“This is the second article I’ve written regarding what is clearly a UFO-debunking series on the Smithsonian Channel. The first one, titled I’m Not a UFO Expert but I Play One on TV, addressed the Smithsonian organization’s longstanding efforts to dismiss the reality of the UFO phenomenon via its publication of factually-inaccurate, propagandistic books and by broadcasting intentionally-biased “documentaries” on the subject.
Perhaps significantly, the late Frederick C. Durant III, who served as an assistant director of the Smithsonian’s National Air and Space Museum for many years, had also worked for the CIA and authored the 1953 Robertson Panel Report, summarizing a group of agency-sponsored scientists’ recommendations that UFOs be secretly debunked and the mass media utilized to achieve that end.
Regarding Smithsonian’s UFOs Declassified series—which repeatedly engages in the misstatement of facts, the omission of other key facts, and the use of unqualified “experts” to dismiss the reality of UFOs as an anomalous phenomenon—the question is whether this abysmal offering, episode after episode, is merely the product of uninformed, biased network executives and their contracted producers, or instead due to the efforts of hidden instigators covertly working for the CIA.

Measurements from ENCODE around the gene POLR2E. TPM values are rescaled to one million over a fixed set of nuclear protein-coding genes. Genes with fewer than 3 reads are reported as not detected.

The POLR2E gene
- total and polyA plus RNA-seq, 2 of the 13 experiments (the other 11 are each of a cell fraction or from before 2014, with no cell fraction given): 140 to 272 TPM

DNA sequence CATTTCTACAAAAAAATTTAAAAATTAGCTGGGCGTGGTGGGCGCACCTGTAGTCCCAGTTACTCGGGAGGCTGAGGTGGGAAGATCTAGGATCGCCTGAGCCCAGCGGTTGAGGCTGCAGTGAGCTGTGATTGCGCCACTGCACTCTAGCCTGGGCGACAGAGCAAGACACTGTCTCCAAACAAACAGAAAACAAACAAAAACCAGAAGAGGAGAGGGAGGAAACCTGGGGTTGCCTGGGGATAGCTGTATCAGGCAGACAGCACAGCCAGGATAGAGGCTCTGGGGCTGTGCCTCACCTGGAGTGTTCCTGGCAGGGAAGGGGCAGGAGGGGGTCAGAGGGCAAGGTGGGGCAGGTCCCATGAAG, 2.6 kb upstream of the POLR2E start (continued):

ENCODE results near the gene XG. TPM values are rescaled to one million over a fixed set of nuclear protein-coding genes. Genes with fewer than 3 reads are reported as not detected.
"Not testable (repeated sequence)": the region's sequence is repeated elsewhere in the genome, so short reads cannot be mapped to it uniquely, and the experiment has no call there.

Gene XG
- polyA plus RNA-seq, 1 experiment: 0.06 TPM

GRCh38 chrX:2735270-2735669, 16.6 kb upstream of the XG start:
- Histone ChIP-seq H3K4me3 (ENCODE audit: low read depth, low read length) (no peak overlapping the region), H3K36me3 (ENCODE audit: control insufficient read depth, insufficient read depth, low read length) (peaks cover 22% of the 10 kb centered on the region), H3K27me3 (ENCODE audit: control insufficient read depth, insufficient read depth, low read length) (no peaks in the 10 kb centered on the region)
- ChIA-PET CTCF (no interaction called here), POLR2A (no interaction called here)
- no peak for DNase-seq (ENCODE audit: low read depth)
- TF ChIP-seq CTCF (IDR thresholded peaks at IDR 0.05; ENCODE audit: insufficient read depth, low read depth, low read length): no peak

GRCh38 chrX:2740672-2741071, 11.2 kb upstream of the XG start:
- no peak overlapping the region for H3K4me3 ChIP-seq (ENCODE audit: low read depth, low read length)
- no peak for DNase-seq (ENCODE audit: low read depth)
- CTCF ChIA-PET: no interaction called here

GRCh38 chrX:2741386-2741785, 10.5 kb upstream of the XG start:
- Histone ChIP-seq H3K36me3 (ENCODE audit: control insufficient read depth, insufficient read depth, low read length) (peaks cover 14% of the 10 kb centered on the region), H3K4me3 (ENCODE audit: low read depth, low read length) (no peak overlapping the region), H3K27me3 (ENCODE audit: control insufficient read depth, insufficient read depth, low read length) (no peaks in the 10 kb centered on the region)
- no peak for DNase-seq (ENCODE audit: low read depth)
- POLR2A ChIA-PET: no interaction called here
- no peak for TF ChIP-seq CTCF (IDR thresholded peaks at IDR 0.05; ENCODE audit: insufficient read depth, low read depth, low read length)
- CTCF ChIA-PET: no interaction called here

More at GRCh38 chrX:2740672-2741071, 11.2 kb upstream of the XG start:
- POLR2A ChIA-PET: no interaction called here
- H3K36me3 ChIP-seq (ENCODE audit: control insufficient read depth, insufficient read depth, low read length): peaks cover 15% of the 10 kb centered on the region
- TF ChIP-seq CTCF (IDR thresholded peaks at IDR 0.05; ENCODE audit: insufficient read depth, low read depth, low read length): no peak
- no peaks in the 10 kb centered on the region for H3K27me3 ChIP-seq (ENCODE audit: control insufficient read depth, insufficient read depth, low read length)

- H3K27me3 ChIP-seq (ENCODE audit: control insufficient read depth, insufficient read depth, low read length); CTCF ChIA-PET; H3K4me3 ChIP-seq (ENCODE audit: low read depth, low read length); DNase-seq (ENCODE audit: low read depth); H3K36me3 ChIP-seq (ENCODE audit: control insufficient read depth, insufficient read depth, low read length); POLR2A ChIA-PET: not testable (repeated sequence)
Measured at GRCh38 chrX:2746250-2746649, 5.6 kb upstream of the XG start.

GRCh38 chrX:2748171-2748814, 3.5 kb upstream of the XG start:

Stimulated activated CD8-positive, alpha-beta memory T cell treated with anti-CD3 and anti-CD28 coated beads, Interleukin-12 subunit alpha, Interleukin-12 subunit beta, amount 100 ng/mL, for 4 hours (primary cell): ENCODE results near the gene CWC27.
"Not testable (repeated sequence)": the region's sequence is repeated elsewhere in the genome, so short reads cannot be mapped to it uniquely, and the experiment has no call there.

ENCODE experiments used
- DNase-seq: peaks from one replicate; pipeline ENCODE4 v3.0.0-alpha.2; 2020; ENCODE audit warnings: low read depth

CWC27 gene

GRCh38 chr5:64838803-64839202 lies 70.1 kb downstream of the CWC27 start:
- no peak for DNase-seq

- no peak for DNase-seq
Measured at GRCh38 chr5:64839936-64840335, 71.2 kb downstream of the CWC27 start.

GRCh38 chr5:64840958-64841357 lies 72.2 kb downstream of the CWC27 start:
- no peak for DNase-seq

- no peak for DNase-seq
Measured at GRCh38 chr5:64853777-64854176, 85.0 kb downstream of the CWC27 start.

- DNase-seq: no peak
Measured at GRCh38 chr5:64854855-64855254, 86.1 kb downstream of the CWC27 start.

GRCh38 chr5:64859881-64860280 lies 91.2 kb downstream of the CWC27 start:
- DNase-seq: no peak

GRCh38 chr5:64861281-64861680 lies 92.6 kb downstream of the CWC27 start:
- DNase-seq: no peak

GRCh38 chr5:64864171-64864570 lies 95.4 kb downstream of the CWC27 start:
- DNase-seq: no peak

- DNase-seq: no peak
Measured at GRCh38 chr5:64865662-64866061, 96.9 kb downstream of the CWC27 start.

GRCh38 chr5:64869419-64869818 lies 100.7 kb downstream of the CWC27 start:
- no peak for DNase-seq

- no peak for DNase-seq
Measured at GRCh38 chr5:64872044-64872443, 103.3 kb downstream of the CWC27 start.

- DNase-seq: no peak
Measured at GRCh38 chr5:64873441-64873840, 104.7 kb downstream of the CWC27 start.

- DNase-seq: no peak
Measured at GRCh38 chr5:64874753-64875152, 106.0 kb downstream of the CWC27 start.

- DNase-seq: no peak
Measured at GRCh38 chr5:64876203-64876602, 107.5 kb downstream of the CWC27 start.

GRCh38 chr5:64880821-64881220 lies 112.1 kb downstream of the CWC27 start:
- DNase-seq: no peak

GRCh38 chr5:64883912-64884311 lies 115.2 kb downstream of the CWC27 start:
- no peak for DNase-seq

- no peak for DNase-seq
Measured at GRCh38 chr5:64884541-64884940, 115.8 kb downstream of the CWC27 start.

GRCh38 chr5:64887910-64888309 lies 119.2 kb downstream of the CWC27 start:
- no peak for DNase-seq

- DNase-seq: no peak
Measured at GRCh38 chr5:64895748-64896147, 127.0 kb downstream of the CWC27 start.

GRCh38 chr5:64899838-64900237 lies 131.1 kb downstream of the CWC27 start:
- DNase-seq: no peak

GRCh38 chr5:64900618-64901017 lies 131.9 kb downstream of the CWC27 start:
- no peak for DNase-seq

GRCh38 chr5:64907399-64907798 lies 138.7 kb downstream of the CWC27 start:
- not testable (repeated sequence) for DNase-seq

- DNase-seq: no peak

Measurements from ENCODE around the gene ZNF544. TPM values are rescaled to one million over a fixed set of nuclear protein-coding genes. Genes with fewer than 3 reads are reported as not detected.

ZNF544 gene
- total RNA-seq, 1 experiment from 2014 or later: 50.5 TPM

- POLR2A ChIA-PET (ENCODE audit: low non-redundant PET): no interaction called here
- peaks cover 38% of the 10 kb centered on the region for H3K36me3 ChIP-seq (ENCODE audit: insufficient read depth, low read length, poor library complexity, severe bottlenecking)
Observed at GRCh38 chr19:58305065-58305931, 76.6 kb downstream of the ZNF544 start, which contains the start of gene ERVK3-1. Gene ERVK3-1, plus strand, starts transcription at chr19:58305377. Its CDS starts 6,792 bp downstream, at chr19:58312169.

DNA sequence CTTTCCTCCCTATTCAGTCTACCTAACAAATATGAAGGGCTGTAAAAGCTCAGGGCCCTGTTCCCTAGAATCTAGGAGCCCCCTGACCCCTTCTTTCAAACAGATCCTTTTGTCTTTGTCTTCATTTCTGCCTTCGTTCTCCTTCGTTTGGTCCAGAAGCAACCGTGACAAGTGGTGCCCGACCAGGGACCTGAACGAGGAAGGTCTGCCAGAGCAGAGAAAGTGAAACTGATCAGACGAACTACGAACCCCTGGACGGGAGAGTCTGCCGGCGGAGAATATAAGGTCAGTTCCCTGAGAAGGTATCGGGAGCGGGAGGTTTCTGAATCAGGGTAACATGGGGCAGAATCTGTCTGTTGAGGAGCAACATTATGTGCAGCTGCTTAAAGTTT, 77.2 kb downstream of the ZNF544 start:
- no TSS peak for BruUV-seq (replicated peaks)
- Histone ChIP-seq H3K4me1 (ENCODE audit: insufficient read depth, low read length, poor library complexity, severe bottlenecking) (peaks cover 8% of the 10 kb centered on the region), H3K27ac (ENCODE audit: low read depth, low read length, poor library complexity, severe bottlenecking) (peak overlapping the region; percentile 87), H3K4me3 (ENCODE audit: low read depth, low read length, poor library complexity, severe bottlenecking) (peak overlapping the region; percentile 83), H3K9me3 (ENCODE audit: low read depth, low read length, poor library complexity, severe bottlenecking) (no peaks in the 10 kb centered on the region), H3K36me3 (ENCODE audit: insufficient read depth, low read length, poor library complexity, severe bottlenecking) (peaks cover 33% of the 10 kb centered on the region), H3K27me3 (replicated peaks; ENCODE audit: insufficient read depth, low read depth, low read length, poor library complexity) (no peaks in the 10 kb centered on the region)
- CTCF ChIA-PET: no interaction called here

While skeptics may scoff at the latter suggestion, the agency’s decades-long practice of embedding its employees in legitimate media companies—with or without the knowledge of those organizations’ management—has been firmly established and was briefly investigated by the U.S. Senate, in 1975, during the Church Committee hearings. Watergate reporter Carl Bernstein’s examination of this ominous situation is a must-read for anyone wishing to understand how much clandestine influence the CIA has exerted on U.S. print and broadcast organizations since World War II.
In any case, given the evidence, the Robertson Panel’s recommendations were apparently implemented, and the CIA’s decades-long use of the media to discredit the UFO phenomenon is now well documented in The Missing Times: News Media Complicity in the UFO Cover-Up, by the late journalist Terry Hansen, available at Amazon as a $2.99 e-book.